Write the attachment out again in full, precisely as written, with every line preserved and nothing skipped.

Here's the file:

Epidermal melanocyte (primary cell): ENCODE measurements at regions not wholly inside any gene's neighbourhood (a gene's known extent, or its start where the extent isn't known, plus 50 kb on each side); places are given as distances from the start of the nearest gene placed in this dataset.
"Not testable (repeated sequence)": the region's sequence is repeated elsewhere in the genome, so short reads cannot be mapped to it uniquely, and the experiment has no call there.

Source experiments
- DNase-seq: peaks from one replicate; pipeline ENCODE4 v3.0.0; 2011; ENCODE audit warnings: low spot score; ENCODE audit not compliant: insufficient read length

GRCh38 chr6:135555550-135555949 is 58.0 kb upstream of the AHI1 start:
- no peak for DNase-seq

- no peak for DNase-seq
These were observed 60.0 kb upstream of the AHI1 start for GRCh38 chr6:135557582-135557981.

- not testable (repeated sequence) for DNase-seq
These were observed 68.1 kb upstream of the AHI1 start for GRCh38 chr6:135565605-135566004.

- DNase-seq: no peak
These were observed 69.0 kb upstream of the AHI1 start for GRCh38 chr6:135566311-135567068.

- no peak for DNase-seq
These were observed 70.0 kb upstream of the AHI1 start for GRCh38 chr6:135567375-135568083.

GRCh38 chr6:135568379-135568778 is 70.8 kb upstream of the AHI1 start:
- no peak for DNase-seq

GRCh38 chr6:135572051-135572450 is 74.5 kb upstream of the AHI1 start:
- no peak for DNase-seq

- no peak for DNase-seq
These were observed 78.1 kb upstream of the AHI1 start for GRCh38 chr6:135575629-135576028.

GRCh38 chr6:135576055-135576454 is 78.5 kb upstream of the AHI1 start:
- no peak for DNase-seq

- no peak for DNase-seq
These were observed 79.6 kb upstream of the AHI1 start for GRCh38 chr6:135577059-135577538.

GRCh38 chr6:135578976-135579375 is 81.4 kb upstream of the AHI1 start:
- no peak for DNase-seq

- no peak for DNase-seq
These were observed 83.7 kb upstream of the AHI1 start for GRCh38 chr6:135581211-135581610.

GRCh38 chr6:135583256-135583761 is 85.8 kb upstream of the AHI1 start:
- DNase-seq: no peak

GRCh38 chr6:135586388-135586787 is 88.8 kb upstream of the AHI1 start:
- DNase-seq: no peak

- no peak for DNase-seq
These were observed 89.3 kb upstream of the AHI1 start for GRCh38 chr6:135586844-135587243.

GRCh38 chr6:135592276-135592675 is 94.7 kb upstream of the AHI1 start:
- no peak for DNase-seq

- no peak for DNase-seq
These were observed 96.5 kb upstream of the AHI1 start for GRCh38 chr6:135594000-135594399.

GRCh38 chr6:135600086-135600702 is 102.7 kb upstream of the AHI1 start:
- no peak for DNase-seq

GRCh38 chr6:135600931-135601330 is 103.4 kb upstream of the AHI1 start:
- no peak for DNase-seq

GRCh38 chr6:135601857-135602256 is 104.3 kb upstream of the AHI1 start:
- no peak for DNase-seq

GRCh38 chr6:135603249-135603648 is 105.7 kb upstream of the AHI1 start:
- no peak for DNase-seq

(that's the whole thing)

Epidermal melanocyte (primary cell): ENCODE measurements at regions not wholly inside any gene's neighbourhood (a gene's known extent, or its start where the extent isn't known, plus 50 kb on each side); places are given as distances from the start of the nearest gene placed in this dataset.
"Not testable (repeated sequence)": the region's sequence is repeated elsewhere in the genome, so short reads cannot be mapped to it uniquely, and the experiment has no call there.

Source experiments
- DNase-seq: peaks from one replicate; pipeline ENCODE4 v3.0.0; 2011; ENCODE audit warnings: low spot score; ENCODE audit not compliant: insufficient read length

GRCh38 chr6:135555550-135555949 is 58.0 kb upstream of the AHI1 start:
- no peak for DNase-seq

- no peak for DNase-seq
These were observed 60.0 kb upstream of the AHI1 start for GRCh38 chr6:135557582-135557981.

- not testable (repeated sequence) for DNase-seq
These were observed 68.1 kb upstream of the AHI1 start for GRCh38 chr6:135565605-135566004.

- DNase-seq: no peak
These were observed 69.0 kb upstream of the AHI1 start for GRCh38 chr6:135566311-135567068.

- no peak for DNase-seq
These were observed 70.0 kb upstream of the AHI1 start for GRCh38 chr6:135567375-135568083.

GRCh38 chr6:135568379-135568778 is 70.8 kb upstream of the AHI1 start:
- no peak for DNase-seq

GRCh38 chr6:135572051-135572450 is 74.5 kb upstream of the AHI1 start:
- no peak for DNase-seq

- no peak for DNase-seq
These were observed 78.1 kb upstream of the AHI1 start for GRCh38 chr6:135575629-135576028.

GRCh38 chr6:135576055-135576454 is 78.5 kb upstream of the AHI1 start:
- no peak for DNase-seq

- no peak for DNase-seq
These were observed 79.6 kb upstream of the AHI1 start for GRCh38 chr6:135577059-135577538.

GRCh38 chr6:135578976-135579375 is 81.4 kb upstream of the AHI1 start:
- no peak for DNase-seq

- no peak for DNase-seq
These were observed 83.7 kb upstream of the AHI1 start for GRCh38 chr6:135581211-135581610.

GRCh38 chr6:135583256-135583761 is 85.8 kb upstream of the AHI1 start:
- DNase-seq: no peak

GRCh38 chr6:135586388-135586787 is 88.8 kb upstream of the AHI1 start:
- DNase-seq: no peak

- no peak for DNase-seq
These were observed 89.3 kb upstream of the AHI1 start for GRCh38 chr6:135586844-135587243.

GRCh38 chr6:135592276-135592675 is 94.7 kb upstream of the AHI1 start:
- no peak for DNase-seq

- no peak for DNase-seq
These were observed 96.5 kb upstream of the AHI1 start for GRCh38 chr6:135594000-135594399.

GRCh38 chr6:135600086-135600702 is 102.7 kb upstream of the AHI1 start:
- no peak for DNase-seq

GRCh38 chr6:135600931-135601330 is 103.4 kb upstream of the AHI1 start:
- no peak for DNase-seq

GRCh38 chr6:135601857-135602256 is 104.3 kb upstream of the AHI1 start:
- no peak for DNase-seq

GRCh38 chr6:135603249-135603648 is 105.7 kb upstream of the AHI1 start:
- no peak for DNase-seq